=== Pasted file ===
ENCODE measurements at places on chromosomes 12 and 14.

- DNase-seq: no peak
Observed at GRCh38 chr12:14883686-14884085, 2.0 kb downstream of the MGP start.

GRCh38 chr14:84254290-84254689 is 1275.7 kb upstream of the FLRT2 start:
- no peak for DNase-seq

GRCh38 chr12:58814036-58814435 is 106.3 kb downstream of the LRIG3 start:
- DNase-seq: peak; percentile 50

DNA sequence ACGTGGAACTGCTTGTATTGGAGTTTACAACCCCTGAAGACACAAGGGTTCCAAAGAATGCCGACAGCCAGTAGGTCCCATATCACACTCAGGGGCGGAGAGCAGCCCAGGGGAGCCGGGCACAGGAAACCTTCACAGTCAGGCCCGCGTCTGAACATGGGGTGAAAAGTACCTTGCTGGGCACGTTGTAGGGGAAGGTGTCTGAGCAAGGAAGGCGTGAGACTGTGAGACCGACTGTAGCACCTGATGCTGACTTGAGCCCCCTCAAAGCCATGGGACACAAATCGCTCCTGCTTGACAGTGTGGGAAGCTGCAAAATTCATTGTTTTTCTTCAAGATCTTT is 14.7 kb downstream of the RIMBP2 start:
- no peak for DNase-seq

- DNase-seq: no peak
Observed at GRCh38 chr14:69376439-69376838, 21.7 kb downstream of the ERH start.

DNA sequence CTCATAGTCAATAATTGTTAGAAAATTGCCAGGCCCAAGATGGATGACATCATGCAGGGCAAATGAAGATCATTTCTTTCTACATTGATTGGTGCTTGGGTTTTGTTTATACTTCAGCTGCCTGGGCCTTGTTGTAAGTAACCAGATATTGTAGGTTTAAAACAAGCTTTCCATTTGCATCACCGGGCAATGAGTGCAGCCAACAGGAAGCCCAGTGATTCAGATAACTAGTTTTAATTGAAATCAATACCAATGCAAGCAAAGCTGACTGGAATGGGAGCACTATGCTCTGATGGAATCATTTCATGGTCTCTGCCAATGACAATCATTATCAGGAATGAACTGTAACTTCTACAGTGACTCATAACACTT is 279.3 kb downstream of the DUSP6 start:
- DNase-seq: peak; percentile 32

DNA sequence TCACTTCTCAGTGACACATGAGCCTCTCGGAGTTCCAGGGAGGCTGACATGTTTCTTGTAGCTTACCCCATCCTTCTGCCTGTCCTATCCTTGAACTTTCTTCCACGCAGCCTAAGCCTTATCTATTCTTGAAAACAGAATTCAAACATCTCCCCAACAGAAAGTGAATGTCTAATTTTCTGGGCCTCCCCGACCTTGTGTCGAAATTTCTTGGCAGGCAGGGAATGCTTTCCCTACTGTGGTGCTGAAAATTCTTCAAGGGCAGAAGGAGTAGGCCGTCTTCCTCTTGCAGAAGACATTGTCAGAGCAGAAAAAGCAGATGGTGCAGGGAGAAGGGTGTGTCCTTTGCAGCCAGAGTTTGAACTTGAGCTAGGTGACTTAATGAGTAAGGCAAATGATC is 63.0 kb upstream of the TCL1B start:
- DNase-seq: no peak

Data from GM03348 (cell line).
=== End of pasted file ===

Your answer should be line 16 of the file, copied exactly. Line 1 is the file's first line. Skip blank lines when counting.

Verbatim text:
Data from GM03348 (cell line).